The Pay Gap

Why Women Earn Less Than Men a Year Out of School


Why Women Earn Less Than Men a Year Out of School

Photograph by Stephanie Cabrera/Getty Images

Consider this scenario: A man and a woman graduate from the same university in 2009. They both major in computer science. They are 22 years old at graduation, single, and have no prior work experience. One year later, both are working full time as computer technicians in cities not too far from where they went to school.

According to a new report (PDF) by the American Association of University Women, the man would be earning a salary of $51,300. The woman’s pay would be $39,600—about 77 percent of what her male counterpart earns.

The AAUW report compared the earnings of men and women just one year out of college across various sectors of the economy. The report controlled for different factors that tend to impact pay, including hours, job type, employment sector, and college major. The report—which uses the class of 2009 as its sample cohort—found that on average, women working full time earned 82 percent of what their male peers earned. The average for all women, at all experience levels, is 77 percent, a number that has barely budged in a decade.

A good portion of the pay differential one year out of school can be explained by choice of major. Eighty-one percent of education majors are female, as are 88 percent of health-care majors. In computer science, information technology, and engineering, more than 80 percent of majors are male. Teachers and physical therapists, on average, tend to earn less than engineers. Women also choose to work in sectors of the economy where there are fewer opportunities to advance into higher-paying jobs. (A teacher might get tenure or become a school principal after working for 20 years. An engineer will move up the pay scale more quickly, and the raises will be bigger over time.)

But as the scenario above shows, even when women and men are in practically identical situations, their earnings start to diverge just one year out of school. That’s true across most sectors of the economy. One year out of college, female teachers earn 89 percent of what male teachers earn. In sales jobs, women earn 77 percent of what male peers earn. Women who major in business earn, on average, just over $38,000 the first year after graduation, while men earn just over $45,000. “About one-third of the gap cannot be explained by any of the factors commonly understood to impact earnings,” write the AAUW researchers, Catherine Hill and Christianne Corbett.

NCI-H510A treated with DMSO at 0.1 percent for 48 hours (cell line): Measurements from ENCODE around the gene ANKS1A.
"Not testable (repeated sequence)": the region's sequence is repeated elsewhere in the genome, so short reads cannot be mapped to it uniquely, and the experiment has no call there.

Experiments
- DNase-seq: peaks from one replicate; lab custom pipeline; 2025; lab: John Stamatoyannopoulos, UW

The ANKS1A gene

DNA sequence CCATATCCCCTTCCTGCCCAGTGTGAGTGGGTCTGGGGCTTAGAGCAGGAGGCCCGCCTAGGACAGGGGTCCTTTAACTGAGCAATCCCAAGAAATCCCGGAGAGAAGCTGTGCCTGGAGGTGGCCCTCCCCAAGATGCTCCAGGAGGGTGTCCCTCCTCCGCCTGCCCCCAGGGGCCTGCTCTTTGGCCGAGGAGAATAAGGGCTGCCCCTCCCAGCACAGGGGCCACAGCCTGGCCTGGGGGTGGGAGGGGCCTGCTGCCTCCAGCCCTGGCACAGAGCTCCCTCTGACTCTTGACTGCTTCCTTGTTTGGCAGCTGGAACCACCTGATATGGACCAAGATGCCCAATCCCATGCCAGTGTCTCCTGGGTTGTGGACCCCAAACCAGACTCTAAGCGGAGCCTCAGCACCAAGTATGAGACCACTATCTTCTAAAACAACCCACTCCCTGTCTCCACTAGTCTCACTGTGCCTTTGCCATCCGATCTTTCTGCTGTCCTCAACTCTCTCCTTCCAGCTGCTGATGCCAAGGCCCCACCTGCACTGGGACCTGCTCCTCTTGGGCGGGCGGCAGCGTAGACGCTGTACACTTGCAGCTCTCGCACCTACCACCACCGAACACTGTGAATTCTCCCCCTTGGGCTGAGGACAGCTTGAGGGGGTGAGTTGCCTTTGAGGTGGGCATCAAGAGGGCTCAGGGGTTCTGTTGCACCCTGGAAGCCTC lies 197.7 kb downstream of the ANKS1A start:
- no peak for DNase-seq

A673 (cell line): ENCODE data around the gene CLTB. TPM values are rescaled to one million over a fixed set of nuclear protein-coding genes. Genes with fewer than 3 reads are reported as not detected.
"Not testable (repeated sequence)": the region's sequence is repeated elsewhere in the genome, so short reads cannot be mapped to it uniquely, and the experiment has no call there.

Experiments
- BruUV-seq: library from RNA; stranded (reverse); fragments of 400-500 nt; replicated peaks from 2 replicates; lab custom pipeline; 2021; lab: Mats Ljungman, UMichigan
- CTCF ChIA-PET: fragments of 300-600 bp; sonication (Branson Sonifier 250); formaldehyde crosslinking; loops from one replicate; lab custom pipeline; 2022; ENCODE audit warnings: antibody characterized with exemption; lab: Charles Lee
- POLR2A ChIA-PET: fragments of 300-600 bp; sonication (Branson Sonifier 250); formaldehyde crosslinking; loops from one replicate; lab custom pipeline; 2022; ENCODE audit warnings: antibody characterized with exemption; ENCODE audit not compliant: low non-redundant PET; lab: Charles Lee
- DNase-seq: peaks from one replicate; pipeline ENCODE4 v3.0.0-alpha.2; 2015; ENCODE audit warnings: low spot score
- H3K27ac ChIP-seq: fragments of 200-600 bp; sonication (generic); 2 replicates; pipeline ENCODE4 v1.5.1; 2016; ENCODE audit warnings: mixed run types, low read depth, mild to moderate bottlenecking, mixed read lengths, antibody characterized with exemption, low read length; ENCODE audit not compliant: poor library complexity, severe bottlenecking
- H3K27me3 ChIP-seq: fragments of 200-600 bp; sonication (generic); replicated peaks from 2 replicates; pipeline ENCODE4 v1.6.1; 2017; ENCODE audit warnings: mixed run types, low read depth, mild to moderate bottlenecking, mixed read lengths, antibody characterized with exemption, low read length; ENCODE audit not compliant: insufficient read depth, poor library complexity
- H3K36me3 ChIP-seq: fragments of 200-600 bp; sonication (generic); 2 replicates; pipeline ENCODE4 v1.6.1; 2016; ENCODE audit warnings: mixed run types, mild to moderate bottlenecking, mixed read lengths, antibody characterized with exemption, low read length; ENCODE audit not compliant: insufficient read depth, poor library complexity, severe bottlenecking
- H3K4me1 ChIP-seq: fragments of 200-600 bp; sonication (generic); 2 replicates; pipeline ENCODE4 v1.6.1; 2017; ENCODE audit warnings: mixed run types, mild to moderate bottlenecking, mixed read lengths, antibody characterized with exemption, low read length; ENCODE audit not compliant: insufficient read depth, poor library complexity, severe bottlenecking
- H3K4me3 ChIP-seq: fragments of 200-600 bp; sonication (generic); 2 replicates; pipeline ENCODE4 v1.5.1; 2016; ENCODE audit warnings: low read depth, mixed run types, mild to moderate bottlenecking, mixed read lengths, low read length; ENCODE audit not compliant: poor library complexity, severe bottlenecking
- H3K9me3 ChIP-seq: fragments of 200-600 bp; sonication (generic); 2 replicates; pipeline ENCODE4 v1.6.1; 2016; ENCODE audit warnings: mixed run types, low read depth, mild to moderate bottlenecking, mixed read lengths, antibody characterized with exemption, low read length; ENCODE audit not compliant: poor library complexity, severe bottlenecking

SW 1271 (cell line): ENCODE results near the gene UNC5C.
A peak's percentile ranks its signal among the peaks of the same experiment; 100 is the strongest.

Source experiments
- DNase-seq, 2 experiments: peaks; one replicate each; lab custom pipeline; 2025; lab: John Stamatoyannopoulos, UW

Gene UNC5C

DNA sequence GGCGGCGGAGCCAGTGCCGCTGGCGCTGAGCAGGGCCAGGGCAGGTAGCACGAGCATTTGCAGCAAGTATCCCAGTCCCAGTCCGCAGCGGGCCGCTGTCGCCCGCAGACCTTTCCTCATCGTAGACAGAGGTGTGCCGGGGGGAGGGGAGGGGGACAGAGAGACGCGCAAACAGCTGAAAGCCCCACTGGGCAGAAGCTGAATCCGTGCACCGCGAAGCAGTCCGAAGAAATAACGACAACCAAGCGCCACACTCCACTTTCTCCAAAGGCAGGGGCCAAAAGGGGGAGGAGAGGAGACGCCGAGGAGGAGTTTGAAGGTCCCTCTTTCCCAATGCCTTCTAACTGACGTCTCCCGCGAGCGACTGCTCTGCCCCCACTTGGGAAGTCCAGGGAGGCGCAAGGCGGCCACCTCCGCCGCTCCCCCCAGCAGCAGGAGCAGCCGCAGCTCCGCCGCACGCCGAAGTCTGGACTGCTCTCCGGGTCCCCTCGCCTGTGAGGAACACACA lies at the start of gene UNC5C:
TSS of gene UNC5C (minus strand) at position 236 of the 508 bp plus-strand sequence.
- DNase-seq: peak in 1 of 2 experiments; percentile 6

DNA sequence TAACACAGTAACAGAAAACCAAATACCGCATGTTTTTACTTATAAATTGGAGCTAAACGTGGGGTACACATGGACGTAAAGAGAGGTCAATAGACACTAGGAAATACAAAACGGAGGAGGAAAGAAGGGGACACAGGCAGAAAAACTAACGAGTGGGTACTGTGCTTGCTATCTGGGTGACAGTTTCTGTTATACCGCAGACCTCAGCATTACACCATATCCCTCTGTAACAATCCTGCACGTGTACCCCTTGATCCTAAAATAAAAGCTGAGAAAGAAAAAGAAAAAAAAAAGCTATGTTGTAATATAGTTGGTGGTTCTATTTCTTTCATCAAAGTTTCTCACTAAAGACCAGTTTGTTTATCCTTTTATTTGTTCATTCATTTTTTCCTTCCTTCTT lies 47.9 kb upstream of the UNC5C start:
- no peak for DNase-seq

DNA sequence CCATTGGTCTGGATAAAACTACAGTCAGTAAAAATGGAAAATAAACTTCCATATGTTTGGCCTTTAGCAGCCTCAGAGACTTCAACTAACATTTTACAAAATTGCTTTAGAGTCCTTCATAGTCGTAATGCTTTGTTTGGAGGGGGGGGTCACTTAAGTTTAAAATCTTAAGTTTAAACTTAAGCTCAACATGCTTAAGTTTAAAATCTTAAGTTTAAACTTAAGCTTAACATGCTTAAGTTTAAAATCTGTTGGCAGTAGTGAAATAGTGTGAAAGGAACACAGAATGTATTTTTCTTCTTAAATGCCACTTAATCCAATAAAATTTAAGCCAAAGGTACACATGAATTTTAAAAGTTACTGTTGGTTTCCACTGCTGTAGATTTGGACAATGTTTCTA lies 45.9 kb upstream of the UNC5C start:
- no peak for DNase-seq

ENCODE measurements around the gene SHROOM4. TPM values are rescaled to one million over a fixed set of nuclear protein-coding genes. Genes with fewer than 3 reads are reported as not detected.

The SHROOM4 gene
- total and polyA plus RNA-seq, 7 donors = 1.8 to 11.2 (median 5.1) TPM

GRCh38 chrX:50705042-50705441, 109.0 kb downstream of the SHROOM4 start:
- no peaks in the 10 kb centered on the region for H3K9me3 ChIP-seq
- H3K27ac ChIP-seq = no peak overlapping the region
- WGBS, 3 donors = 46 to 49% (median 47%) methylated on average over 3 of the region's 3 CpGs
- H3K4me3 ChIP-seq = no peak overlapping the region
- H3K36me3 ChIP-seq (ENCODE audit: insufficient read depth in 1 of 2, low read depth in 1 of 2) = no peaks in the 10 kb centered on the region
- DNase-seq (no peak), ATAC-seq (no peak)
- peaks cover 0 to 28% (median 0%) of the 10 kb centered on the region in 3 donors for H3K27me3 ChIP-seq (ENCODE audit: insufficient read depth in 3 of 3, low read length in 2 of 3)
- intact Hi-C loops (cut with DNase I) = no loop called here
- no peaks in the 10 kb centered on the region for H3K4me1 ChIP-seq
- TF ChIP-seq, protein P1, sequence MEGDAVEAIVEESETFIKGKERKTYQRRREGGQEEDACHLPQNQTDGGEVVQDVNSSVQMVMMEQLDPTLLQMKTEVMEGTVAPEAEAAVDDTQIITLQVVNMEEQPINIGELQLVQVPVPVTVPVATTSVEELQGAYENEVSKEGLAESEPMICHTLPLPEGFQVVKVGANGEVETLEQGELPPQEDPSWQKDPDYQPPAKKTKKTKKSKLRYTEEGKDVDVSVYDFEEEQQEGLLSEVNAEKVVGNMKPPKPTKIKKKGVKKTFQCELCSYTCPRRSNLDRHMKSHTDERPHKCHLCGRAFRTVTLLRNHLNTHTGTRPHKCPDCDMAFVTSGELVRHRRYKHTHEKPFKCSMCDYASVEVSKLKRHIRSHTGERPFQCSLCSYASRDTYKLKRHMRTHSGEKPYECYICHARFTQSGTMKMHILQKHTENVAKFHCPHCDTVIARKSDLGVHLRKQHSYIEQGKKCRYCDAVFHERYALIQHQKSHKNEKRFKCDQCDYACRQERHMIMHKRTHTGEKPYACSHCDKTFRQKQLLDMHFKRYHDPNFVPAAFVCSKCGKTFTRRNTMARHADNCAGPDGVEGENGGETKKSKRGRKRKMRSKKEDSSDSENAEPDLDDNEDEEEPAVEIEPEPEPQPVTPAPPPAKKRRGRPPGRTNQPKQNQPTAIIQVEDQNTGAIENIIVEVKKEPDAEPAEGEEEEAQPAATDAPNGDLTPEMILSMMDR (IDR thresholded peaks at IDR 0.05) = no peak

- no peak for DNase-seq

Hill and Corbett consider what could be causing that “unexplained” portion of the gender wage gap. One obvious culprit is discrimination. A less obvious culprit is salary negotiations. Women tend to be worse at negotiating throughout their careers, including their starting pay, Hill says.

Everyone knows that bias exists, but it’s basically impossible to measure—particularly when the bias is unconscious. One way to track it is to look at the number of sex discrimination complaints filed with the federal Equal Employment Opportunity Commission, which have jumped 18 percent over the past decade. There are isolated cases, as when drugmaker Novartis (NVS) was fined $250 million in 2010 for discriminating on pay, promotion, and pregnancy against female sales representatives. The authors cite a recent experiment in which male science faculty members at a research university were asked to pick a starting salary for a laboratory manager position. The scientists, who were provided with the same résumé and qualifications for each applicant, offered a higher starting salary to the male candidate.

Most women who are victims of wage discrimination are probably not even aware of it. Asking about your colleagues’ salaries is frowned upon in the workplace. Those who suspect discrimination may not want to risk it: Many corporate human-resources policies prohibit employees from poking around.

A federal effort, known as the Paycheck Fairness Act, that would have required employers to disclose salary data to the Equal Employment Opportunity Commission, was shot down in Congress this year. If it had passed, the government could have used the compensation survey to crunch numbers, look for patterns of discrimination, and bring lawsuits of its own. A similar compensation survey, which the Obama administration is quietly undertaking with federal contractors, has been much less controversial. Because one-quarter of the American workforce is employed by federal contractors, that survey could have a far-reaching impact. But the government first has to decide what kind of information is actually relevant to ask of employers. Considering that different industries have widely different criteria for how they compensate employees, that’s going to be a very, very tricky thing for federal bureaucrats to figure out.

Dwoskin is a staff writer for Bloomberg Businessweek in Washington. Follow her on Twitter: @lizzadwoskin.

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